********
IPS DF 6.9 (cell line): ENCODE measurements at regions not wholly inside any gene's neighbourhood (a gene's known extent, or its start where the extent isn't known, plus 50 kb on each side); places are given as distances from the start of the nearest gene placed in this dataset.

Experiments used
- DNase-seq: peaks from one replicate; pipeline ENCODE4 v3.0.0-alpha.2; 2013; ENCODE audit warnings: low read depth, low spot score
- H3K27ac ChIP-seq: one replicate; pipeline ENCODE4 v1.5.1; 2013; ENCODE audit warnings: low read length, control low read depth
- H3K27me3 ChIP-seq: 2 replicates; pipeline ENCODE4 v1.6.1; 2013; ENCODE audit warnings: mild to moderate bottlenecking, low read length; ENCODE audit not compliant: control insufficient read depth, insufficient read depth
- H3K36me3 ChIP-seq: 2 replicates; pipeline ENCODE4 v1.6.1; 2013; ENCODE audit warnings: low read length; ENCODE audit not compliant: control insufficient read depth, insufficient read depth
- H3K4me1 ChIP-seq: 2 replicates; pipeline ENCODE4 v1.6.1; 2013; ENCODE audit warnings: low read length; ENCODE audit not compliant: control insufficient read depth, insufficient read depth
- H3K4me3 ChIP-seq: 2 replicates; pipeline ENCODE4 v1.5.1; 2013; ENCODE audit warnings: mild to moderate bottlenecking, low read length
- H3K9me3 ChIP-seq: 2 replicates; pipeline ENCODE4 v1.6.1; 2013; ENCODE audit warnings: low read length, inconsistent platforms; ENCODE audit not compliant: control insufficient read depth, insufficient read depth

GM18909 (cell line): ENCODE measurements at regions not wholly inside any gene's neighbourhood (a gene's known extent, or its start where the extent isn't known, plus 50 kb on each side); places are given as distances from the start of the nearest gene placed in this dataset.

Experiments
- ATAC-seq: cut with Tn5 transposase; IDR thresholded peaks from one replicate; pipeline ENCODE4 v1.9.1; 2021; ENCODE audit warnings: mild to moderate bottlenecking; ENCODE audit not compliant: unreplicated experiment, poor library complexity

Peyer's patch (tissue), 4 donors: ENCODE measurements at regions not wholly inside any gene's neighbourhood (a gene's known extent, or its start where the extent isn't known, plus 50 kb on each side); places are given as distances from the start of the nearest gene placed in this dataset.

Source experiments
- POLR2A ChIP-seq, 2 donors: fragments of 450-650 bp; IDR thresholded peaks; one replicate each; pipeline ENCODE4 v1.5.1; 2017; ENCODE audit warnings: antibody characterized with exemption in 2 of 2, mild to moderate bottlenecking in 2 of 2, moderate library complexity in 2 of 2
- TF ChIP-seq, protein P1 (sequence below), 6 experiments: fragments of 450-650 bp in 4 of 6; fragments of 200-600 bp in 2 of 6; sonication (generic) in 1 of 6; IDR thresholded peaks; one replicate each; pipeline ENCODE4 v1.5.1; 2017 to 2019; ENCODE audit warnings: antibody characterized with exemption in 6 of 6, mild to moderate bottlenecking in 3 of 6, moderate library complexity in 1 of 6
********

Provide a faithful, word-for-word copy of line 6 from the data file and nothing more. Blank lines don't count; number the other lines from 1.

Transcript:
- H3K36me3 ChIP-seq: 2 replicates; pipeline ENCODE4 v1.6.1; 2013; ENCODE audit warnings: low read length; ENCODE audit not compliant: control insufficient read depth, insufficient read depth